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. Last Updated: 07/27/2016

Kohl Defends Austerity, Offers Talks

BONN -- German Chancellor Helmut Kohl on Wednesday defended his austerity drive against attacks from opponents but offered to talk to them and unions about solving the country's burgeoning unemployment problem.


Social Democratic (SPD) leaders charged that Bonn's policies were a failure and accused Kohl of pushing ever more people out of work and bankrupting public coffers.


Emboldened by a new poll from the respected Allensbach Institute showing 64 percent of Germans agreed his spending cuts were necessary, Kohl said, "A large majority of Germans have recognized that change is necessary to secure the future."


"Dramatic changes in the world economy require change in an economy like Germany's," he told a major parliamentary debate on the 1997 budget.


But in the Bundestag debate, SPD parliamentary leader Rudolf Scharping said, "The government's austerity policy endangers the future of the country and is deeply socially unjust. You, chancellor, are fighting against the weak."


He said Kohl had lied to people about the real costs of unification in 1990 and was now making ordinary people pay by cutting back social benefits.


German unemployment is hovering close to a postwar record of 4 million, or 10 percent of the work force, and is showing no signs of retreating despite a fledgling economic recovery.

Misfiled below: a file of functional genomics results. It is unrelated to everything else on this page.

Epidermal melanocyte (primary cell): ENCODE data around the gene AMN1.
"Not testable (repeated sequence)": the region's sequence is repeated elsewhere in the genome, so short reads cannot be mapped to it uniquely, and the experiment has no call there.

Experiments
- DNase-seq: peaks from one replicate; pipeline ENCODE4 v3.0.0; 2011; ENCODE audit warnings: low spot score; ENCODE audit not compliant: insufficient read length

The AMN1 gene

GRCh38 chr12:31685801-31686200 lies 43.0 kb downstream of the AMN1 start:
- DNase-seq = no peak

"This is unacceptable and remains central in our policy. But accelerating growth alone is not sufficient, and therefore we need our 50-point austerity package," Kohl added.


The package aims to slash public spending by 70 billion Deutsche marks ($46.24 billion) next year and also contains a range of supply-side measures aimed at promoting employment.


Unveiled at the beginning of this year, the austerity drive is now in the home stretch and should pass through parliament by the end of the year. But it is not yet clear if Bonn will succeed in pushing through all 70 billion marks worth of cuts.


Kohl hit out at the opposition parties, accusing them of a "permanent refusal to help reform" and of having made "no contribution to helping solve the challenges that face us as we head into the 21st century."


But he hoped that after a lower house vote Friday on a significant part of his austerity package, a constructive relationship could be built with the SPD and unions with the aim of further promoting jobs.


About 240,000 people attended demonstrations against the cuts around Germany during the weekend.